of Consecration (c. 020-0.30 cm high) become clearly more popu-
lar in the LM IIIC-SM period. From then they are made in hollow
terracotta form with central tubes, from which sometimes a human
face emerges. The ones from Ayia Triada form a homogenous group,
made in the cylinder technique (Plate 16d). Judging from the num-
ber of examples at that site, DAgata classifies them as votives.
423
When seen as assemblages, the bovine and fantastic figures and
Horns of Consecration present a bewildering mix of technical, sty-
listic and iconographic elements from different cultural traditions.
At Ayia Triada, DAgata recognises Aegean or Mycenaean strands,
421
Rethemiotakis 2001, 145-48; DAgata 1997, 98; ead. 1999c, 74-75, 235.
422
DAgata 1997, 94-96, fig. 19.
423
DAgata 1992; ead. 1997, 90-92; ead. 1999c, 86-98.
the late minoan iiic-subminoan period 187
Minoan and Cypriot ones. In what she calls a simplistic scenar-
io, one could attribute the bovids to the Aegean tradition, the Horns
of Consecration to the Minoan tradition, while the fantastic ani-
malsin the light of the large numbers attested at Ayia Triada
would represent a local invention. That matters are much more
complex she illustrates by pointing out that Horns of Consecration
also use the Aegean cylinder technique and that the use of dec-
orative patterns from the Aegean, Minoan and Cypriot traditions,
follows no neatly separated lines. Rather there is interaction and
integration, which leads to new compositions. Yet, there seems a real
possibility that the Mycenaean-type greaves, sandals and tunics on
some of the fantastic figures refer to the presence of socially rele-
vant groups from the Mainland.
424
The complexity of the situation
is also acknowledged by Rethemiotakis. This author, while open to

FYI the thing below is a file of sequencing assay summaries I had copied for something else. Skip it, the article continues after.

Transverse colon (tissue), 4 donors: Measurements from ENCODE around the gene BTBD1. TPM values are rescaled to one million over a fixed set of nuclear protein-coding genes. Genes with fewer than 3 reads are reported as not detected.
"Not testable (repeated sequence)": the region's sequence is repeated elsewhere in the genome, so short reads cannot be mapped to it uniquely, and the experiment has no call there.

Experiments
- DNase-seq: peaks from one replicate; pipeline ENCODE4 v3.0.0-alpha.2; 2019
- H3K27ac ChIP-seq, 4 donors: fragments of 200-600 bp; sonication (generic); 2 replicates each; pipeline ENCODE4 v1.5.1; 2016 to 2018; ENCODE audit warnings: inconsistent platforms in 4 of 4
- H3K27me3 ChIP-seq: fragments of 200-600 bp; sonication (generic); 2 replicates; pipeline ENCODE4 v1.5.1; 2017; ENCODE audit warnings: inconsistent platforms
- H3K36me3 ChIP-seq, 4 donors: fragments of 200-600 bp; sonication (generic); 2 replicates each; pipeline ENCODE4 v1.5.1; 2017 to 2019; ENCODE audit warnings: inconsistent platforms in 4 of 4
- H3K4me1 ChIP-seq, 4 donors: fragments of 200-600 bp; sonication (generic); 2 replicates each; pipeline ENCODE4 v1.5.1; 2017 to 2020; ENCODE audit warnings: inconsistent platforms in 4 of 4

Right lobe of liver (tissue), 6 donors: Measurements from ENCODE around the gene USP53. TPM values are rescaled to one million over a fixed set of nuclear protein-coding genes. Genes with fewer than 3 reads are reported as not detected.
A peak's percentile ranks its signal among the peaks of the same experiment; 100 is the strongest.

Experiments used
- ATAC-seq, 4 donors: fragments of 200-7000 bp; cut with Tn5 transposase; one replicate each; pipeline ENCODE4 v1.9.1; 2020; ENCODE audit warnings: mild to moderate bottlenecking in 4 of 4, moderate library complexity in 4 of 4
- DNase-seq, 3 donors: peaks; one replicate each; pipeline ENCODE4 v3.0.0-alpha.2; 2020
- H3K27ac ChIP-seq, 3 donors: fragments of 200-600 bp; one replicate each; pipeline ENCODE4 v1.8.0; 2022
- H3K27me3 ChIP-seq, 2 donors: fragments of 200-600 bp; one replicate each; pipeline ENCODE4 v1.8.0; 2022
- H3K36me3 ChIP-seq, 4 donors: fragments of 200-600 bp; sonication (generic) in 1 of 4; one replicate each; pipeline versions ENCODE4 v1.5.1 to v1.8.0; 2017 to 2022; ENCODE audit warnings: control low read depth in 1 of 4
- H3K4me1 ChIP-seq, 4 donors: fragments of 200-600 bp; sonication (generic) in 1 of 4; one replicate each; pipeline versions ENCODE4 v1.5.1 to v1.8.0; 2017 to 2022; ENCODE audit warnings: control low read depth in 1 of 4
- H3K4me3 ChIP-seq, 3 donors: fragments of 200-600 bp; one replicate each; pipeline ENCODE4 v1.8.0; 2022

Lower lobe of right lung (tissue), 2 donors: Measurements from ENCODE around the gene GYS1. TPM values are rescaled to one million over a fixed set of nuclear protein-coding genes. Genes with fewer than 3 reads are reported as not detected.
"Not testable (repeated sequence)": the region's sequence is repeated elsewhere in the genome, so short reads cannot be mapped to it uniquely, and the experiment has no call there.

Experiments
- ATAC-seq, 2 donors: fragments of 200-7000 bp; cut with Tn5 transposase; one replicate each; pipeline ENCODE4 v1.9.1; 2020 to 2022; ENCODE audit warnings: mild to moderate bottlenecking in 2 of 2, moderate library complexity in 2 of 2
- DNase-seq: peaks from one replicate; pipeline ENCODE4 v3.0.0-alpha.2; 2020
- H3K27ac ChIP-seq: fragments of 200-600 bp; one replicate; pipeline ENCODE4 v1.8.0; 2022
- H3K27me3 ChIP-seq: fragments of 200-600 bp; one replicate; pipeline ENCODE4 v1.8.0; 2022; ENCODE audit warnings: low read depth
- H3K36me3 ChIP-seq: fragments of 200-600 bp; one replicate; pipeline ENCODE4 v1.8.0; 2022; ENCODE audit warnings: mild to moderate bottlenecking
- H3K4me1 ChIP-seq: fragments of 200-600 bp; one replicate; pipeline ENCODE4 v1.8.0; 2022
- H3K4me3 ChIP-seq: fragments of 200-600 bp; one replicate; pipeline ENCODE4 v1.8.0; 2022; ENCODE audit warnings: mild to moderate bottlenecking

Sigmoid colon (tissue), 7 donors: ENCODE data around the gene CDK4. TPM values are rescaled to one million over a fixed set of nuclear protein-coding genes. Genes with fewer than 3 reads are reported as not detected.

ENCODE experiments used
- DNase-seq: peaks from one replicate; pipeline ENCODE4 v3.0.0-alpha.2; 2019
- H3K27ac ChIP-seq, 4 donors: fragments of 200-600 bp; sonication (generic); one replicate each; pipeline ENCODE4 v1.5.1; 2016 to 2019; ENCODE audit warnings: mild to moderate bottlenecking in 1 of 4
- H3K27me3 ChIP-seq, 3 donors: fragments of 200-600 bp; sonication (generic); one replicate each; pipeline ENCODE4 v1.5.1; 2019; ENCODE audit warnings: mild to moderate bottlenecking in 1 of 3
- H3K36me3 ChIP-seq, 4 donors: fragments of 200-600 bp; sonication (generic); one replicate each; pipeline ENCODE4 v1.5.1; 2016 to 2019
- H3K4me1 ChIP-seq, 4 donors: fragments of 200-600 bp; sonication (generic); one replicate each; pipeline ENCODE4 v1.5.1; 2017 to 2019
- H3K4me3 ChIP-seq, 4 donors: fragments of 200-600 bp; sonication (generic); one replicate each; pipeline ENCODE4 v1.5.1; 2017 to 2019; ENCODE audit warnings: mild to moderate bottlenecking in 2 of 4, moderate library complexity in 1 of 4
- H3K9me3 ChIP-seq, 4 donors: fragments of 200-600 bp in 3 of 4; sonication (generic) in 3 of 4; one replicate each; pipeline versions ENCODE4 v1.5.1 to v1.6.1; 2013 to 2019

the idea that Mycenaean immigrants brought with them own tech-
niques and concepts of style, explains the earlier, Neopalatial pref-
erence for naturalism as a choice of the upper class, implying that
social and political change may have been responsible for the rise
of more schematic forms in the LM III period, rather than ethnic
factors.
425
This underlines the inherent difficulties in defining clearly
distinct ethnic styles or types of votive behaviour in LM IIIC-SM
Crete. Moreover, at Patsos, Kourou and Karetsou emphasise the
Minoan connections of the bovine figures, although for those too a
kind of cylinder technique was employed.
426
This calls further at-
tention to the regional variation in the adoption and adaptation of
innovations and elements from other traditions in the LM IIIC-SM
period. It may, in this context, also be relevant that Patsos has, so
far, produced only one fantastic figure. The expected publication,
in the near future, of similar assemblages from the Idaean cave,
Jouktas, Kophinas and Syme may bring out more of such regional
and local differences.
424
DAgata 1999c, 235.
425
Rethemiotakis 2001, 91-92.
426
Kourou & Karetsou 1994, 158-59.
chapter three 188
5. The Freestanding Bench Sanctuary and Other
LM IIIC-SM Urban cult places
The most frequent association of the LM IIIC-SM cult assemblag-
es centring on GUA figures is with the urban bench sanctuary, a
type of cult room or building in which a stone-built bench served
to carry cult images, equipment and votives. All LM IIIC-SM sanc-
tuaries with such figures that are here documented were provided
with either stone-built benches or rock shelves and ledges that may
have served as such (Table 1). The history of development of the